When people start asking personal questions when you are trying to negotiate a deal, watch out!
I recently replaced the shocks on the pickup truck. It tended to bounce a lot over bumps, and someone suggested putting Bilstein shocks in the back, which I did, but it didn't seem to help much. I put Bilsteins in my old truck (1995 F150) and they worked great. I hesitated replacing the fronts ones, as they coil-overs and require you disassemble a good portion of the front suspension (tie rod, sway bar, upper ball joint, loosen upper bushings, remove strut) and is a bit of a PITA.
But the bouncing continued. So I went to order Bilsteins for the front and.... Covid! No delivery until June at the earliest. But RockAuto had AL-KO extreme heavy duty shocks on closeout for $35 apiece. For the price of one Bilstein, I was able to get two AL-KOs. I will sell the Bilsteins on eBay.
And it went well, too. Initially I was going to have a local tire store install the front shocks, and I drove there to get the work done. The guy behind the counter was a "Good Ole Boy" and the shop came recommended by a friend. He hemmed and hawed about the job and admitted that their hourly rate was over $100 an hour, and that it would take "at least an hour" to do the job.
But then he asked me about "where was I from?" and I replied we've live here for 15 years and 20 years in Virginia before that. "But where you from originally?" he asked, and I demurred. He wanted to know if I was a Yankee, and if so, he was honor-bound by his pledge to the Klan to scam me for as much as possible.
Then the questions about where I lived and what I did for a living - basically sizing up my wallet to see what he could zing me for. Suddenly, the one-hour job turned into a four-hour plus job. So I left. I went home, watched a YouTube video about the procedure, dug out my suspension tools and spring compressors and got it done in about two hours. Jacking up the truck was half the work.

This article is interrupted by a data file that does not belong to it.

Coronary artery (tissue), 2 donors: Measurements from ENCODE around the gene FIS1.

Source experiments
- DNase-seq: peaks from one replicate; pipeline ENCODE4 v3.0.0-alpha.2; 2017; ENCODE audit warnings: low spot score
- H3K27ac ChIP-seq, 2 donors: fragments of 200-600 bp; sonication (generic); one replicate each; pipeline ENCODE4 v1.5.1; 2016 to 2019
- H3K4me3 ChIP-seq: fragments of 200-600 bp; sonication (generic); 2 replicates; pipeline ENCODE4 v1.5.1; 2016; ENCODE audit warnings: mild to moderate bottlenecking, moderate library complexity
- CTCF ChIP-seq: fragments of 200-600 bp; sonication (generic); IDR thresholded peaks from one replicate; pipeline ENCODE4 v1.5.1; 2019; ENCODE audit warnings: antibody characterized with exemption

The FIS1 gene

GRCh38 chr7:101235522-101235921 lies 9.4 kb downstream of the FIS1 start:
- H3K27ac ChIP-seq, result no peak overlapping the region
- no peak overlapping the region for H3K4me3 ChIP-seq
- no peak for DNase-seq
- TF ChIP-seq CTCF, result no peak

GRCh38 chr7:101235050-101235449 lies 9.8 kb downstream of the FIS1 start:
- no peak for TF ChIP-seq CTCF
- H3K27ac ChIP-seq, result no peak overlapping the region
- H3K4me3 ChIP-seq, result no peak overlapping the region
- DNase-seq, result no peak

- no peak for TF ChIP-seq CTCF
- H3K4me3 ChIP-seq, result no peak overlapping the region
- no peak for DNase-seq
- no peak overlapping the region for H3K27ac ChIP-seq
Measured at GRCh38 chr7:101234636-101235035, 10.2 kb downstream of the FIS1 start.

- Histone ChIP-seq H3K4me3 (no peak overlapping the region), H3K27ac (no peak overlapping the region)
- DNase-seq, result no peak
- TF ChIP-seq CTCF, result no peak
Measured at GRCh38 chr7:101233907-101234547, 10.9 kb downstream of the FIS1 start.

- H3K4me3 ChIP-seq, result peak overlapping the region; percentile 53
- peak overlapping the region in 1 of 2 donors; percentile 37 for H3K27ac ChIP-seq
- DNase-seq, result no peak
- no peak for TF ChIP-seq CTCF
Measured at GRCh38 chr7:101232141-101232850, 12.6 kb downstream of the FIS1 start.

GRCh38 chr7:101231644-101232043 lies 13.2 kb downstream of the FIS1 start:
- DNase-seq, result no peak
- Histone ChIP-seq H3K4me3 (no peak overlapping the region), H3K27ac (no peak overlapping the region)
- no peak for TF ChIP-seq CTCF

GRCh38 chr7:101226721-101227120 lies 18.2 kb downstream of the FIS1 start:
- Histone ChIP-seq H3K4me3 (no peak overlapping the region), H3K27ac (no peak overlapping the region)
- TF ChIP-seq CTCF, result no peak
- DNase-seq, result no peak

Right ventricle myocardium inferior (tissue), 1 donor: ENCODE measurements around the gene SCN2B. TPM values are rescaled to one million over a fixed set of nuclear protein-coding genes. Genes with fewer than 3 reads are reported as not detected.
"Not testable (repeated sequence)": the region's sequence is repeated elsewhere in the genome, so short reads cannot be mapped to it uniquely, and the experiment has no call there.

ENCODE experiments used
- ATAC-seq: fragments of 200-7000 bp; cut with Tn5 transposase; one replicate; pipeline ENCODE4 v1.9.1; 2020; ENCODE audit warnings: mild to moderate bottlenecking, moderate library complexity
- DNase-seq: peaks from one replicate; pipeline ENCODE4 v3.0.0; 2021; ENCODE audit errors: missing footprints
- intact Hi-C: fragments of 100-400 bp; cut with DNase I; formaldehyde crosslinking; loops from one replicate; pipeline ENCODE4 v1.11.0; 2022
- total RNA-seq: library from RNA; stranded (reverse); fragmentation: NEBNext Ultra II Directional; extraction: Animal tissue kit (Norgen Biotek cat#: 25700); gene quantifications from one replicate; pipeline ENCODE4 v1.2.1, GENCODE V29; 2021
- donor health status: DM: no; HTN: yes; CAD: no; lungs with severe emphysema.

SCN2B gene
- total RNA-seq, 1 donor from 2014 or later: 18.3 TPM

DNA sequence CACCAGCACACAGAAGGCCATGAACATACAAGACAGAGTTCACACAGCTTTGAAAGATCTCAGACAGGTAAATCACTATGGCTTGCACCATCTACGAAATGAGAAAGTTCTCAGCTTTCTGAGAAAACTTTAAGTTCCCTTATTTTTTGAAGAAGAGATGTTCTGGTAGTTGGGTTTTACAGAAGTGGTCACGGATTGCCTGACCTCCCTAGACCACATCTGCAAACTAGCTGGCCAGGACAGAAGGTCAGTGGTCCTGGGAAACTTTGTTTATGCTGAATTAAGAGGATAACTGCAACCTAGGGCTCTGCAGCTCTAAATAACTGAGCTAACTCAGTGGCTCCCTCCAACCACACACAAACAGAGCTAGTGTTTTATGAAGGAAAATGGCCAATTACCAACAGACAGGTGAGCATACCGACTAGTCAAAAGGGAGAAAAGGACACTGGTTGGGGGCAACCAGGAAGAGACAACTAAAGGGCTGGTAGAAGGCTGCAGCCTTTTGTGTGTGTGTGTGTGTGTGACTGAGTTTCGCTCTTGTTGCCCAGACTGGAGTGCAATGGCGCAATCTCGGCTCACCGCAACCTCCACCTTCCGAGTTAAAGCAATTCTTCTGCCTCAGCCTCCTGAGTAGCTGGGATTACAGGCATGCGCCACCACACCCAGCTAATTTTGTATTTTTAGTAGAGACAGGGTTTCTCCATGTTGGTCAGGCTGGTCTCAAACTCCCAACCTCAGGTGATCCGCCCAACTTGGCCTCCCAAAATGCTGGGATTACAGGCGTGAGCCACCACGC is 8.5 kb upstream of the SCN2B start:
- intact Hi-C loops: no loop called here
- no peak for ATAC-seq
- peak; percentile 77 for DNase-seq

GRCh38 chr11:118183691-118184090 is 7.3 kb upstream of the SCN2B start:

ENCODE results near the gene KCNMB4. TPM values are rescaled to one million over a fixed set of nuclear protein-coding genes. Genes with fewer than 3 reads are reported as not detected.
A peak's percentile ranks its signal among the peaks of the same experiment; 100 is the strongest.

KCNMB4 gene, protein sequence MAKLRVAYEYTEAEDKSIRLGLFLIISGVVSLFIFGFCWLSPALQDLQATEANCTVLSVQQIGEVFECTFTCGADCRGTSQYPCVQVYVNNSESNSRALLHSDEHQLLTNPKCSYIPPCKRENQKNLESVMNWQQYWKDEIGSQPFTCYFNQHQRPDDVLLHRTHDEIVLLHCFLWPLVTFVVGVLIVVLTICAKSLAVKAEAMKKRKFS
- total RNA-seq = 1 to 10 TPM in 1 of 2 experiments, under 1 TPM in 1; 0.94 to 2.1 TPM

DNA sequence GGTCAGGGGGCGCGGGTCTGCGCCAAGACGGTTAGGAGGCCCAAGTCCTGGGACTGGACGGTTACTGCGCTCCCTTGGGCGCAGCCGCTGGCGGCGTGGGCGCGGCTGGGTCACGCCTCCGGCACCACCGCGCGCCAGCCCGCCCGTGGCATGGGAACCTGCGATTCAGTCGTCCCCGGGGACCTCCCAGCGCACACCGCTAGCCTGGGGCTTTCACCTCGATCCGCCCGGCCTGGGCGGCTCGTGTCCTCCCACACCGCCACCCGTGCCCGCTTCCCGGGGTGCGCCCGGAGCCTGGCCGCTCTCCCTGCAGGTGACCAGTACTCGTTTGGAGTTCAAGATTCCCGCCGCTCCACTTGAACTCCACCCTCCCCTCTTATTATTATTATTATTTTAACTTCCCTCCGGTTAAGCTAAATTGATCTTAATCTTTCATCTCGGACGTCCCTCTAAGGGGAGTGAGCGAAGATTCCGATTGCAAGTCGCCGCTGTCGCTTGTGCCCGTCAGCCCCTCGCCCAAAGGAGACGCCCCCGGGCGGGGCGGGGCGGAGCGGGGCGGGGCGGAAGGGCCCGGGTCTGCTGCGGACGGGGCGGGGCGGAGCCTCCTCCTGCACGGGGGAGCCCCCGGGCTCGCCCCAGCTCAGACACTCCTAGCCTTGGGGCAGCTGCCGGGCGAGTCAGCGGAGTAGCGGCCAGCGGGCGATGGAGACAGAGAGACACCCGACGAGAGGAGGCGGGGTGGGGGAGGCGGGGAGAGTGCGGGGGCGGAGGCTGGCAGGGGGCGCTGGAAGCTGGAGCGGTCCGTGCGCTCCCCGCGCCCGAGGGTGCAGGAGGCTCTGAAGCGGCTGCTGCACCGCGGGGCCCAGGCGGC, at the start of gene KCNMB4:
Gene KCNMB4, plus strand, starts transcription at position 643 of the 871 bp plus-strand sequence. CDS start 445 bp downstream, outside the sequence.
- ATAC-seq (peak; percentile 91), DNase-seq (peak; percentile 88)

I knew what was going down as a few years earlier, the exact same thing happened to us. More than a decade ago, we put a screen room on the back of the house. It cost $5000 and since the recession was in full swing, the company that we hired was eager for the work. Several years later, the recession is over and I am looking for someone to screen in Mark's studio and cover the pillars with aluminum or something. I called the same guy.
He came over and didn't even bother to measure the job. Instead he measured my wallet. Same deal - where was I from, what did I do for a living, and so on. He was pricing the job for the customer, not based on the cost of the job. In a way, he is practicing basic economic theory - you charge what the market will bear, and each segment of the market (income level) will pay a certain amount. So like General Motors, you sell a car for "every purse and purpose" and the old schoolmarm might buy a stripped Chevy Biscayne, while the town doctor drives a Buick, and the town Banker a Cadillac. They cost about the same to make, but the more expensive cars have a much higher mark-up, just as big SUVs and pickup trucks are hugely profitable for the big-3 automakers, but they can't even pull a profit out of a small car.
Again, I demurred. I mean the guy wasn't even measuring the job. He quoted me some obscene price, like $8000 or something. I told him that that was more than they charged us to build the screen room on the back of the house. "We didn't build this for $5000!" he said. But I had the receipt. A whole room should cost more than merely screening-in an existing space.